Mother Appointed Guardian of Developmentally Disabled Son

A person signing guardianship papers

In a proceeding before Surrogate Rita Mella in Manhattan Surrogate’s Court both a mother and a father had brought an Article 17A guardianship proceeding under the Surrogate Court Procedure Act (“SCPA”). Each of the parents sought to be appointed the guardian of Elijah J., a developmentally disabled individual. A guardian ad litem (temporary guardian during the court case) was appointed by the court to conduct an investigation as to who would be the more appropriate individual to be the Article 17A guardian for Elijah. The guardian ad litem concluded that the mother was the more appropriate person to be appointed guardian. She had acted as Elijah’s primary caretaker for his entire life.

Evidence Submitted

There was also uncontroverted testimony and documentary evidence submitted that Elijah was indeed a developmentally disabled individual who did not have the capacity to make health care and other decisions for himself. The court decided it would be in Elijah’s best interest for a guardian to be appointed for him.

Father Not Involved with Day to Day Care

The court also found that the father had failed to present evidence of his substantial involvement with Elijah. The father also failed to show that he was familiar with Elijah’s medical care and personal needs. He was also not sufficiently up to date with regard to Elijah’s educational progress. Judge Mella found the father’s failure to establish he had a plan for Elijah’s needs and the fact that he had not participated in raising Elijah or taking care of Elijah would make him an unsuitable person to become Elijah’s guardian. Justice Mella therefore granted the mother’s petition to become Elijah’s guardian. She also appointed the father as the standby guardian (guardian if mother is no longer available for Elijah.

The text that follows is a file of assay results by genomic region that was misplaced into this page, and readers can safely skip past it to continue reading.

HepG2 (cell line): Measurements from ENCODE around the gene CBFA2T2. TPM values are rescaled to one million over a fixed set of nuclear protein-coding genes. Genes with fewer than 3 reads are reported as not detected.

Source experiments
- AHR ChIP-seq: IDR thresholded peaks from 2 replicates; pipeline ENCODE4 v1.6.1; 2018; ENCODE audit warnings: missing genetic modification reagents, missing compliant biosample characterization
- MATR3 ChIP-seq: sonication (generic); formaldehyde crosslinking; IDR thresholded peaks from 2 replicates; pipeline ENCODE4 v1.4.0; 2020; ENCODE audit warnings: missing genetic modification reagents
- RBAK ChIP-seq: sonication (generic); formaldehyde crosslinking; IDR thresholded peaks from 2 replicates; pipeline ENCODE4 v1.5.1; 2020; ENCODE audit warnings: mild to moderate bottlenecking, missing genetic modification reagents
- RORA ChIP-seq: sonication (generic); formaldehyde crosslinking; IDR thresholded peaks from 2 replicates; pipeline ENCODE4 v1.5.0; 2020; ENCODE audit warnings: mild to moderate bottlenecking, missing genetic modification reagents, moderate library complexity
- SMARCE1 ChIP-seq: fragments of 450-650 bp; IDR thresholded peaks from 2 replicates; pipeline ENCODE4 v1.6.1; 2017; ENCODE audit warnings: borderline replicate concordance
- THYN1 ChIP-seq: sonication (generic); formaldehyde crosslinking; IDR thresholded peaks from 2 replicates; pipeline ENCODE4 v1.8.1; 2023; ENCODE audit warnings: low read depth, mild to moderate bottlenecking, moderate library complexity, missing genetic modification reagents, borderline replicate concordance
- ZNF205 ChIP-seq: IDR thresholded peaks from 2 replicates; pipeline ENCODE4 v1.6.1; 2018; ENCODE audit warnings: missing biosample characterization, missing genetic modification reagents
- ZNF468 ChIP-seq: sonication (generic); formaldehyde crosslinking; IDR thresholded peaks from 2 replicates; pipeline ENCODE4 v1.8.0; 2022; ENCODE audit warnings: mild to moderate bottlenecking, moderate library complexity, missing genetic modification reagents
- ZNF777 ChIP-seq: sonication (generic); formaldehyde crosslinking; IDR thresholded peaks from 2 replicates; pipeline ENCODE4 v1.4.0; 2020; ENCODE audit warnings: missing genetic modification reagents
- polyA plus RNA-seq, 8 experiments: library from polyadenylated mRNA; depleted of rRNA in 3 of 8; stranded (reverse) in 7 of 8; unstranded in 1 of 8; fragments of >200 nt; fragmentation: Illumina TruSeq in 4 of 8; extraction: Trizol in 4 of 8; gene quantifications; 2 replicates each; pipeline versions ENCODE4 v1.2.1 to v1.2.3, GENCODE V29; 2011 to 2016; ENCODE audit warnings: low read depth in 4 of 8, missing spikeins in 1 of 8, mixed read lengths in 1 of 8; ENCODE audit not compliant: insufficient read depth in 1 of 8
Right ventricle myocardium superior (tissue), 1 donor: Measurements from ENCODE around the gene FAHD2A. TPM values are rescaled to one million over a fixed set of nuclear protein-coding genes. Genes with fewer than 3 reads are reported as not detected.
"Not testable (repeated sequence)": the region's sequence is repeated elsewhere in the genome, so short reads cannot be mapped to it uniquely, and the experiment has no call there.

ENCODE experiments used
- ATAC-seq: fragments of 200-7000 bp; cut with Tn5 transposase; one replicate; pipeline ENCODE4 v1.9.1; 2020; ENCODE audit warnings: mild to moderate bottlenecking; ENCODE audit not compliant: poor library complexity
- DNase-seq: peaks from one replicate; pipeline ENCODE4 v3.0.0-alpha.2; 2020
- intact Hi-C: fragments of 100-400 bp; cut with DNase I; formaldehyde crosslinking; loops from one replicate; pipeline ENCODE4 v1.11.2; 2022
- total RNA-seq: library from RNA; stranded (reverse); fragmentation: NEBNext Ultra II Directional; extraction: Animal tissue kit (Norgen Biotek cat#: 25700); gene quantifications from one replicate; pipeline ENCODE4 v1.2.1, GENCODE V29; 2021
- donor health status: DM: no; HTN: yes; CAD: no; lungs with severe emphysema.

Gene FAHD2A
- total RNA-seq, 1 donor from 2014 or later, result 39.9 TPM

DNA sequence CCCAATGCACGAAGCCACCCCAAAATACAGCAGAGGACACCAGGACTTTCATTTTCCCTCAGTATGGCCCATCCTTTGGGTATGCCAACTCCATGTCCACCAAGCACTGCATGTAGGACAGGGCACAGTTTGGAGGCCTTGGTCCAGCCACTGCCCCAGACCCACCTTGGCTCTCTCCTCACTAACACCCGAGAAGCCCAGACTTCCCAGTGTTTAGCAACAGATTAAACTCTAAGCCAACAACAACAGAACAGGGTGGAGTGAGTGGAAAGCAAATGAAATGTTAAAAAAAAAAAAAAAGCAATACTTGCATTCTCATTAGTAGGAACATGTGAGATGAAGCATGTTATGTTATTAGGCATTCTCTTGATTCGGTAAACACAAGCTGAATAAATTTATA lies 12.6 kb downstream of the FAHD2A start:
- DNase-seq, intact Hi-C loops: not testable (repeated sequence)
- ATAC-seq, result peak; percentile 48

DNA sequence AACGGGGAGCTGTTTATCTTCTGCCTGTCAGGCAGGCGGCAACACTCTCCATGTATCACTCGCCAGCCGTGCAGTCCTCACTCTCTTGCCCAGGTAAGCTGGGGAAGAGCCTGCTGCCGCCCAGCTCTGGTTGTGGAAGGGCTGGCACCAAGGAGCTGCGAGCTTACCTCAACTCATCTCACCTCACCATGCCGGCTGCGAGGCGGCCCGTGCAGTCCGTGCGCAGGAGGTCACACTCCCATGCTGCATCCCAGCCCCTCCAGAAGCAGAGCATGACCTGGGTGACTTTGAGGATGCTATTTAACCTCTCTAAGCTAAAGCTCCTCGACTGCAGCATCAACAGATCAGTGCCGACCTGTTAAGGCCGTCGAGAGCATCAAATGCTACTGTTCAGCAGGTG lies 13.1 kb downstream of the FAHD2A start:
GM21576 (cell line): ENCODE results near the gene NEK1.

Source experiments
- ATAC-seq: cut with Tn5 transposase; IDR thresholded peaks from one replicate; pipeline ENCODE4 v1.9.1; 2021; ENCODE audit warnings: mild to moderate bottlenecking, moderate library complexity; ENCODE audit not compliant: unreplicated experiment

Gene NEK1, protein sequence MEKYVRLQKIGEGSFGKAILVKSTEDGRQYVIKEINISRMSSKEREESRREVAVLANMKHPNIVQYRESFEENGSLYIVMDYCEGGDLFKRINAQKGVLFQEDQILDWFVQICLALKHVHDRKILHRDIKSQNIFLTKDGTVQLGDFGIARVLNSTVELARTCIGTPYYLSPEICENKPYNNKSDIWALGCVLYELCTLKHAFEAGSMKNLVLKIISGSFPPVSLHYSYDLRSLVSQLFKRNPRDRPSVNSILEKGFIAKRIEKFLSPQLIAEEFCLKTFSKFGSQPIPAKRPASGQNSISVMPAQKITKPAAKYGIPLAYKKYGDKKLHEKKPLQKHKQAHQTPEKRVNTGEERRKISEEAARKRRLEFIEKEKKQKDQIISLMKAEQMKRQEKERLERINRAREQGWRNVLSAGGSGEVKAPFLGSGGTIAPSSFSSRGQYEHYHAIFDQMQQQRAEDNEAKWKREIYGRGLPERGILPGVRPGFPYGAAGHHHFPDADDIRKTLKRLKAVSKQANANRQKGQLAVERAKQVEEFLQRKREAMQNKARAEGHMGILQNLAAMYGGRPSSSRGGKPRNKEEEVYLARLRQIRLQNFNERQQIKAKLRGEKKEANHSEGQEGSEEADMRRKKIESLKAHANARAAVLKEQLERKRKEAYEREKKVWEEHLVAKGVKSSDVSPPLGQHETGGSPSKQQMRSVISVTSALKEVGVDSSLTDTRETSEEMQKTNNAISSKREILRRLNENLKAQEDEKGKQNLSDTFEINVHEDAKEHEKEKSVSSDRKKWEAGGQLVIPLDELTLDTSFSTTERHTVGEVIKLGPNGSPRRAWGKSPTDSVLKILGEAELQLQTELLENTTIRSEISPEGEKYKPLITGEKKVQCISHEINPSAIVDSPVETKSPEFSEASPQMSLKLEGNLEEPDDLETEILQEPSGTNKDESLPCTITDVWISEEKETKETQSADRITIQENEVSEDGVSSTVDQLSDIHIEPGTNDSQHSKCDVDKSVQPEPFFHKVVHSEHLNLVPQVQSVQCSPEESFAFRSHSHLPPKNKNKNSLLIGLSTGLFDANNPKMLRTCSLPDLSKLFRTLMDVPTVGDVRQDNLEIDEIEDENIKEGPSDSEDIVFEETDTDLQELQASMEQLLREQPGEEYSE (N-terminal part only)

Attorney Elliot Schlissel

The Law Offices of Schlissel DeCorpo brings guardian cases throughout the Metropolitan New York area both under the Surrogate’s Court Procedure Act Article 17A and under Article 81 of the New York Mental Hygiene Law.